Absolutely, outrageously, wildly incorrrect. As previously stated, GSA, One Source, FedFirst, Eagle pricing and open market prices will almost universally give a lower price to the federal government. As to the prices of the devices you are absolutely completely incorrect. I get a lower price for each device and for service for my fleet contract than what you get, to include free replacements. There is absolutely no validity to that statement at all. Aside for highly specialised items, the federal government gets a lower price almost universally for every procurement activity.
    09-28-13 06:40 AM
  19. m1a1mg's Avatar
    Wow. Q do you use a cell phone carrier, Vzw, AT&T, or do you provide your own cellular network?

    In the DoD, where I worked, we got the phones, all BB, free. It was the contract that the carrier wanted.

    Again, not sure where you work, but spares for us was a bad word. It was all about JIT logistics.

    Sent from my SCH-I535 using CB Forums mobile app
    09-28-13 09:54 AM
  20. qbnkelt's Avatar
    We've got three....Sprint, VZW and AT&T.
    We're doing away with the Sprint contract.
    And it's really how we manage possible failure. We need to have a phone in hand if one fails.

    Posted via CB10
    09-28-13 11:02 AM
  21. m1a1mg's Avatar
    We've got three....Sprint, VZW and AT&T.
    We're doing away with the Sprint contract.
    And it's really how we manage possible failure. We need to have a phone in hand if one fails.

    Posted via CB10
    There were a minimal number of individuals that got instant service. By that, I mean the really big shots. I've witnessed a VZW rep come in a 2 in the morning to bring in a phone.

    There were things that were mission essential that we had great latitude on, such as server pieces for the TS networks, but not much else.

    In my previous job, the DoD required any contract over $25K do go through the full contract process. You'd be amazed the number of computer buys I had from Dell that were $24,999. I know for us, I could get the Dell's cheaper than their website. The only time I ran into issues with people gouging prices was the "one of" vendors. The software company that designed and implemented our security monitoring software tried to raise prices 500%. I simply found another start-up company that would do the job for much less, then convinced the original to drop the price.

    There are many folks, outside the Federal government, that still think things are done the old way. At least from the DoD side, they've built systems to allow the end user to save money. Where the government still gets shafted is the big ticket items, like planes and tanks.
    09-29-13 10:31 AM
  22. hkkelvinlee's Avatar
    Tens of thousands? Apple sold 9 million over a weekend. Tens of thousands isn't a big deal and seriously, if that's considered a "big bet" for BlackBerry, they're in worse shape than I thought, which would really be saying something because I already think they're in pretty bad shape.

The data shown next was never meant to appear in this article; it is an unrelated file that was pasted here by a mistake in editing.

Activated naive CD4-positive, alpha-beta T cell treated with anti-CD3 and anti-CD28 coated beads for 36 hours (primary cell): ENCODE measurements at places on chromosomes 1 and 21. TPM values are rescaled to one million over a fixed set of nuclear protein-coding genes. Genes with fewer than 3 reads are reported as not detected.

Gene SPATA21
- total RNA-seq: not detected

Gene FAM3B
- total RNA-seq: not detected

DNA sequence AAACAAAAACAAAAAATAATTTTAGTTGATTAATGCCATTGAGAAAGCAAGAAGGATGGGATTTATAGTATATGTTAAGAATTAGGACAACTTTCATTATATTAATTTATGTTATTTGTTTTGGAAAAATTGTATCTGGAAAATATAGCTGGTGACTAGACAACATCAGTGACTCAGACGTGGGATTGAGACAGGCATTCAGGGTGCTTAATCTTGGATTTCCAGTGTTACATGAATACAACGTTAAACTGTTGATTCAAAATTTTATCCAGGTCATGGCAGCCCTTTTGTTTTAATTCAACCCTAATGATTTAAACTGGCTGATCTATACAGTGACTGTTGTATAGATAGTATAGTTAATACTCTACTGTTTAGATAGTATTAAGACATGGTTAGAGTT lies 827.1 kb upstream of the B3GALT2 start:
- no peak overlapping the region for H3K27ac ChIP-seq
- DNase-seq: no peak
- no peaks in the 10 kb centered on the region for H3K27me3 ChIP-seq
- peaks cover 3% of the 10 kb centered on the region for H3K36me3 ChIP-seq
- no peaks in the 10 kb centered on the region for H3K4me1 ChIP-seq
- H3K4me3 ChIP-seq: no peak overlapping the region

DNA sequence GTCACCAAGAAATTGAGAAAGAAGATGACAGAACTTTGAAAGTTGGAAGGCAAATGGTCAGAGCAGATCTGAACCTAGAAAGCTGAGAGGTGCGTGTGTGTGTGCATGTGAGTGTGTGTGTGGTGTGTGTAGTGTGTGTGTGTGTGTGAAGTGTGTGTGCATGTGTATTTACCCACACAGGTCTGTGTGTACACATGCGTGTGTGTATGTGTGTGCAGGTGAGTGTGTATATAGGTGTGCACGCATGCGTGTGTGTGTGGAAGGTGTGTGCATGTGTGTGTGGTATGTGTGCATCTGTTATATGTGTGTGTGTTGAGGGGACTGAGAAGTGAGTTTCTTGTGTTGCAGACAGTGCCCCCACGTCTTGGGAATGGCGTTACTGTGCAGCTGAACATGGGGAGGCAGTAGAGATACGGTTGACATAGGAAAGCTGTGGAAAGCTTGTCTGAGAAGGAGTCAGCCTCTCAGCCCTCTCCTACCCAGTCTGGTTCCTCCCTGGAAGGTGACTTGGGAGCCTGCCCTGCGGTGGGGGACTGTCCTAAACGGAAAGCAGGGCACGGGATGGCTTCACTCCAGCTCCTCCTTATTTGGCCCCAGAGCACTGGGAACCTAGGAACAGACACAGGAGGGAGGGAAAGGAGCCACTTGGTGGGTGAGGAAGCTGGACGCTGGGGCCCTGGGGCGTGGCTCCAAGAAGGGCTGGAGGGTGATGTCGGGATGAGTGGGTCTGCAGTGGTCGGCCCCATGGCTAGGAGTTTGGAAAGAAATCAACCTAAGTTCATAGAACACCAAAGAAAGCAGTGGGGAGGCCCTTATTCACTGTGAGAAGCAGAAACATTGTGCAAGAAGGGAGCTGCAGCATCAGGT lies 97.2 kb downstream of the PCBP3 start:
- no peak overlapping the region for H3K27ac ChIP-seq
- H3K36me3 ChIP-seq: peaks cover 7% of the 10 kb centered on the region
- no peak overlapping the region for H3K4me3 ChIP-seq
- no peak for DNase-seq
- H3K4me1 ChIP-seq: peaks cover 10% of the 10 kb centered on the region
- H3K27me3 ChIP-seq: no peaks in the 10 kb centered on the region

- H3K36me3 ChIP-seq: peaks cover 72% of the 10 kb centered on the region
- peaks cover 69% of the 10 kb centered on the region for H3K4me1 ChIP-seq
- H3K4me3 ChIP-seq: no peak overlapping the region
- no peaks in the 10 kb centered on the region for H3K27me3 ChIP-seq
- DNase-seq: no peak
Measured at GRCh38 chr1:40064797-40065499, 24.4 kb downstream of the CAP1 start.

Not a small order from one single account though.

    Posted via CB10
    09-29-13 10:37 AM
  23. qbnkelt's Avatar
    There were a minimal number of individuals that got instant service. By that, I mean the really big shots. I've witnessed a VZW rep come in a 2 in the morning to bring in a phone.

    There were things that were mission essential that we had great latitude on, such as server pieces for the TS networks, but not much else.

    In my previous job, the DoD required any contract over $25K do go through the full contract process. You'd be amazed the number of computer buys I had from Dell that were $24,999. I know for us, I could get the Dell's cheaper than their website. The only time I ran into issues with people gouging prices was the "one of" vendors. The software company that designed and implemented our security monitoring software tried to raise prices 500%. I simply found another start-up company that would do the job for much less, then convinced the original to drop the price.

    There are many folks, outside the Federal government, that still think things are done the old way. At least from the DoD side, they've built systems to allow the end user to save money. Where the government still gets shafted is the big ticket items, like planes and tanks.
    Yup the 25K magic number for small acquisitions. We used to get the Sep 30 11:45 pm requisitions for computer equipment when I was DoD. I spent three consecutive years' Sep 30 nights in my sweats and big floppy socks running around the halls between Accounting and Finance and Contracting. Last minute buys so as to not lose the $$$. Everybody held computer equipment until the last minute.

    In my current office we freeze procurement requirements on Aug 30.


    Sent from my iPad using Tapatalk HD for iPad
    09-29-13 10:37 AM